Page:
Local History and Genealogy

Friday, July 23, 2010

John K. Folck - Scott Township

John K Folck a native of Pennsylvania, born April 30, 1823 died in Steuben County Indiana March 20, 1907.  When he was four years of age his parents, Abram and Hannah Folck, moved to Knox County, Ohio, and thence to Morrow County, where he was reared.
In 1841 he came to Steuben County, with a view of making it his place of residence. He made the journey alone and on foot, but returned to Ohio and in 1845 came again to the county and selected a tract of land and girdled the trees for future clearing. In 1847 he moved to the county and settled on the land where he lived until he died, on section XI, Scott Township.  His farm contains 160 acres of valuable land.
The brick schoolhouse of District No. 1 was located on the southwest corner of his land.
Mr. Folck was married in 1843 in Morrow County, Ohio, to Margaret Valentine, who was born in Seneca County, Ohio. She died in 1859, aged thirty-six years, leaving five daughters, Mrs. Sarah L. Weiss, Mrs. Hattie E. Myers, Mrs. Ann E. Dygert, Mrs. Mary A. Henny, Mrs. Rosa T. Fulmer.
In 1860 Mr. Folck married Mrs. Martha Rathbun, daughter of Samuel Nichols.  One son was born to them—Fremont.  Mrs. Folck died in 1863, aged thirty-five years.  
In 1870 he was married to Mrs Louisa Headley, widow of Daniel Headley, an early settler of Steuben County.  
Mr. Folck was a prominent citizen of Scott Township, active in promoting its material interests. He served as Assessor twice and was an Appraiser under the old system.  He cleared the farm with his own hands, and made it one of the best farms in Scott Township. In politics he was an old Abolitionist and became a Republican.  In religion he was liberal,  believing in all good work, and never used either whiskey or tobacco.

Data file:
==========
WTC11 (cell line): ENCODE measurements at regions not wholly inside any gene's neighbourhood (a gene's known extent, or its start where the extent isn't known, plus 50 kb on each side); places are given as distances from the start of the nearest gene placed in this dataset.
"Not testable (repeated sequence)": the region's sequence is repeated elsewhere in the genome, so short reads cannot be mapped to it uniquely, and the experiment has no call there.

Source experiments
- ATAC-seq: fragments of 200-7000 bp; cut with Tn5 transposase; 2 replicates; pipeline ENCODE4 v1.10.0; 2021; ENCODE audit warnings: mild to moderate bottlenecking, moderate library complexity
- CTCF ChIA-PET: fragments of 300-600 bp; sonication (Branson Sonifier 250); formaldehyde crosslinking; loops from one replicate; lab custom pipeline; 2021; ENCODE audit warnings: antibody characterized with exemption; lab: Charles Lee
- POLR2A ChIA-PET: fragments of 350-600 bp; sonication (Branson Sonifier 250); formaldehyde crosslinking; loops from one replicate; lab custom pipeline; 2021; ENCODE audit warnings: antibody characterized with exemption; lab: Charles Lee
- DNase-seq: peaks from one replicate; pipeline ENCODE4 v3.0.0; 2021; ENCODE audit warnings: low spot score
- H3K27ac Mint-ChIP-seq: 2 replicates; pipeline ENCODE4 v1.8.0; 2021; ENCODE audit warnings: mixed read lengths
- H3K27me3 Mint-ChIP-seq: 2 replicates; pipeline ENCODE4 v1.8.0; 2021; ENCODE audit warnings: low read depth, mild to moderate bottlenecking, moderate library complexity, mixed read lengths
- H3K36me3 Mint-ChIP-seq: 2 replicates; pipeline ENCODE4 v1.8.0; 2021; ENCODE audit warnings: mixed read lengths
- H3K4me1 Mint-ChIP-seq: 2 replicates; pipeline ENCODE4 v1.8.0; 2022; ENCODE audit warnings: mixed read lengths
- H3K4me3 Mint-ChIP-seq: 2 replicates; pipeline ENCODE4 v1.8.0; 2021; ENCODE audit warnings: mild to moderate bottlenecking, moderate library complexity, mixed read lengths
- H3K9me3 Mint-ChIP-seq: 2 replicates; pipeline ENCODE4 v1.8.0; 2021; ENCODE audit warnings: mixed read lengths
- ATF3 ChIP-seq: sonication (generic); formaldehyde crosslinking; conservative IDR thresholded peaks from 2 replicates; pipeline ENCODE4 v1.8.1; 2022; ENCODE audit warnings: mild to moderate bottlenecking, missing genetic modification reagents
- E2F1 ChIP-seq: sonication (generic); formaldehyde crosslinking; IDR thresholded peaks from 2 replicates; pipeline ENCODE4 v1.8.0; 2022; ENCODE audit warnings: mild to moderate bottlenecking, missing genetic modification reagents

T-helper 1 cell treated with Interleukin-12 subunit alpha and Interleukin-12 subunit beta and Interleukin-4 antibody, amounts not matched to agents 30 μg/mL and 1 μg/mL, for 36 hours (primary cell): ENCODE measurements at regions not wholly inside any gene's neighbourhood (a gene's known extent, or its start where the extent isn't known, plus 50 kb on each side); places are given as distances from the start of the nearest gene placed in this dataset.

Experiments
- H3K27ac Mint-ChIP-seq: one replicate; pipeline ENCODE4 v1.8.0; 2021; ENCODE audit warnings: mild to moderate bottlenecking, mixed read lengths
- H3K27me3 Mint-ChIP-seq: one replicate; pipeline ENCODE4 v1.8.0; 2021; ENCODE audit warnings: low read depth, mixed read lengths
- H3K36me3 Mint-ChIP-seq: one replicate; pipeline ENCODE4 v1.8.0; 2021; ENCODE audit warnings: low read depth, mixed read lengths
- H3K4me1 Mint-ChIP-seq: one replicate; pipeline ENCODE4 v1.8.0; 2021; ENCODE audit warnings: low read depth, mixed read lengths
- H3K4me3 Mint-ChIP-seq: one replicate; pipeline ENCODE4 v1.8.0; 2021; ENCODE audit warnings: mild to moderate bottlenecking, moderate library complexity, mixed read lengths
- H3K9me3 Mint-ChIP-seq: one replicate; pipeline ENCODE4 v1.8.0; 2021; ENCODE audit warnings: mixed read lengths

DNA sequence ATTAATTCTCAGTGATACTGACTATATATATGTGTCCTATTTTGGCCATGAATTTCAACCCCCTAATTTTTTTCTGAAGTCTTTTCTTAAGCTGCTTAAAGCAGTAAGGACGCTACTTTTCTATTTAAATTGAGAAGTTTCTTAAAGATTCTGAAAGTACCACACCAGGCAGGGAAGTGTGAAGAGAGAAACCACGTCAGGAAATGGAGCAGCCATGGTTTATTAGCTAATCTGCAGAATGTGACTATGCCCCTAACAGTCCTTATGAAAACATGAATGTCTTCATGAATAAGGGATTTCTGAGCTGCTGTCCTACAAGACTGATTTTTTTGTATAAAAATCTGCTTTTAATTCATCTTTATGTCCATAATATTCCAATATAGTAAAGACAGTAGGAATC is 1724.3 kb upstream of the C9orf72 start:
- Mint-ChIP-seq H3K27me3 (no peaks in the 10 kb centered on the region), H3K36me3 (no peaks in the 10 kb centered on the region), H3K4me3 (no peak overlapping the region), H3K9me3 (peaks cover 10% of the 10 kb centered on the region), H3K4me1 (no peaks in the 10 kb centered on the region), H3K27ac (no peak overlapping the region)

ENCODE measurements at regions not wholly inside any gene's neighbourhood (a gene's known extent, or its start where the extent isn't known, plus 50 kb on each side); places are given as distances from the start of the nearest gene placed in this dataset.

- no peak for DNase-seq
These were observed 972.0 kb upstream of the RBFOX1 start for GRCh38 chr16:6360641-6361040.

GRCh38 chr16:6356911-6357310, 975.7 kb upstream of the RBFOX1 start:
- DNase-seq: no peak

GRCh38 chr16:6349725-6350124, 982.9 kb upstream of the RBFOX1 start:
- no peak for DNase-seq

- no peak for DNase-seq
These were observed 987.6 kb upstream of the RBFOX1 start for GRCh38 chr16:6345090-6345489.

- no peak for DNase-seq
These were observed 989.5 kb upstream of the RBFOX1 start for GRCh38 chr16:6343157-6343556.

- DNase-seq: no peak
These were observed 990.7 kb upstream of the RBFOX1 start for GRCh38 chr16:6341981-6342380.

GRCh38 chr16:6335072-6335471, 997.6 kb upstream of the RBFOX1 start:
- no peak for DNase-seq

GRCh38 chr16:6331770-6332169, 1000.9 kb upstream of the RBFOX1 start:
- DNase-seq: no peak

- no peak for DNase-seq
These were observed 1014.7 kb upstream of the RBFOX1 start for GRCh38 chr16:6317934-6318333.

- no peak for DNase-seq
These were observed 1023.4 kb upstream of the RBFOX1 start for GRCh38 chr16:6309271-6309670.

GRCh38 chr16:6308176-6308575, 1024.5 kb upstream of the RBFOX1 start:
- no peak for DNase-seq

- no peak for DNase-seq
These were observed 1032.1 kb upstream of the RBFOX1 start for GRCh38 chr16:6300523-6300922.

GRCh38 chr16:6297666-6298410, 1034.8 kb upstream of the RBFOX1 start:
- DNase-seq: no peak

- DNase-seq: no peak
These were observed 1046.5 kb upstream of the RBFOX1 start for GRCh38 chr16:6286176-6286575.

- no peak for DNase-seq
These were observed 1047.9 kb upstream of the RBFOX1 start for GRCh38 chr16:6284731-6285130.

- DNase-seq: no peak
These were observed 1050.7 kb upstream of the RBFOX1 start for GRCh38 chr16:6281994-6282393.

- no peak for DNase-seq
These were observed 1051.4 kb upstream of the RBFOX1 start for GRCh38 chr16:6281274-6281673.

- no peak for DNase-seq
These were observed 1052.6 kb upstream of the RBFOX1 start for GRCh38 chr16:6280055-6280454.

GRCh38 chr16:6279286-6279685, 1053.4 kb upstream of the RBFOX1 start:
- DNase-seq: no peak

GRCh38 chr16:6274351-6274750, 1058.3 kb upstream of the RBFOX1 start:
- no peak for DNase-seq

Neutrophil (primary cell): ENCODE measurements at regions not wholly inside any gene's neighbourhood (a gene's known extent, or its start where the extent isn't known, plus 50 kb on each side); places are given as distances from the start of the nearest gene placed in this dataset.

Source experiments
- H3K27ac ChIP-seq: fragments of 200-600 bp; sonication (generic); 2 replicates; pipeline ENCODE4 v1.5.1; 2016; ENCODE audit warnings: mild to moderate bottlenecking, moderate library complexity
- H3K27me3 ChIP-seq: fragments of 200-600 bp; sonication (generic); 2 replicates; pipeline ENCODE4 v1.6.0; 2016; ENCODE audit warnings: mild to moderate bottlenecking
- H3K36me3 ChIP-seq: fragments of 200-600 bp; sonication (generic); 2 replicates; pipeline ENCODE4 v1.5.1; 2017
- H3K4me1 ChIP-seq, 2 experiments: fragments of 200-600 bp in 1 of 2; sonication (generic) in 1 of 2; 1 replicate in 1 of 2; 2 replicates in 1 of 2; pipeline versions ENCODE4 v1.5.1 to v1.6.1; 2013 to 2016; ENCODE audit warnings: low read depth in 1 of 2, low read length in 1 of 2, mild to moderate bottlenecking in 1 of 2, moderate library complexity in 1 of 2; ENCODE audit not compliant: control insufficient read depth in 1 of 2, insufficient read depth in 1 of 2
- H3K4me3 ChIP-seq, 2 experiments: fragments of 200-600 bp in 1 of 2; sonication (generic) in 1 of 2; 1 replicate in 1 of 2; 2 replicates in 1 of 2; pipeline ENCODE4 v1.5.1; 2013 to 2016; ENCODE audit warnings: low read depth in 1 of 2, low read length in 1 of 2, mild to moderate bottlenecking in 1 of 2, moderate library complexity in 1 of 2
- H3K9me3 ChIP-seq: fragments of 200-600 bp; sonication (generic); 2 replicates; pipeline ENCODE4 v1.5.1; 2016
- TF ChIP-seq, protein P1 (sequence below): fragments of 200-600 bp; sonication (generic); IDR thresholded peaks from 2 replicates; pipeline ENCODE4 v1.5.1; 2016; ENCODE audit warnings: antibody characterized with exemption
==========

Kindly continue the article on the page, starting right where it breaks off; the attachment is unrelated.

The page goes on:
History of Steuben County 1885 pg 639 
Steuben Republican March 27, 1907

Thursday, July 15, 2010

Fremont Settler

Demary or Demery Tillotson, the oldest settler of Fremont Township, was born in Pittsford, Monroe Co., N.Y., April 26, 1810, a son of Nathan and Mary (Kellogg) Tillotson, early settlers of Monroe County.
In August, 1835, he came to Steuben County and settled on section 28, Fremont Township.
Mr. Tillotson was the second settler of the township; the first, John McMahon, preceded him about an hour, and was preparing to feed his team when Mr. Tillotson drove by.
During the first few weeks after Demary Tillotson settled in Fremont Township, his only shelter was a few boards set against a tree. His uncle, Jeremiah Tillotson, built the first log house and he built the second. Bears would come sniffing around the houses, being not in the least afraid. Wolves were prowling around nights and would frequently venture close to the cabins.
He opened up a farm where the Noyes place is now located, near the depot at Fremont, then known as Willow Prairie. He lived on this place four years and in 1839 settled where he now lives.
He was married April 12, 1835, to Harriet Shepard, a native of New York, and to them were born six children-Jerome, William, Truman T., Merritt, and two who died in infancy. Mrs. Tillotson died March 18, 1850.
In January, 1853, Mr. Tillotson married Mrs. Sarah (Thomas) Pheneice, a native of Franklin County, Pa., born Oct. 5, 1824, widow of James Phenecie. To them born two daughters-Sarah, wife of Homer Withtington, and Ida. Mrs. Tillotson died July 21, 1883.
History of Steuben County 1885
Demary Tillotson died in Fremont March 4, 1896.

Angola Grows With Coming Railroad

 Spurred by the enthusiasm growing out of an unusual building program the people of Angola had big dreams of a large growing city. But one thing was lacking -- there was no railroad.  For ten years they had relied solely on the Michigan Southern and Northern Indiana railroad with Waterloo the nearest point of contact.  This was 14 miles away over roads which were sometimes abominable.  The railroad made overtures for a road from Waterloo, but the cost was outrageous.  Frequent meetings were held with the view to getting Michigan lines interested in building a railroad from the central part of that state down through Angola to Fort Wayne.  A sample of the spirit and feeling is reflected in this item in the Republican on June 11, 1867.

Railroad Meeting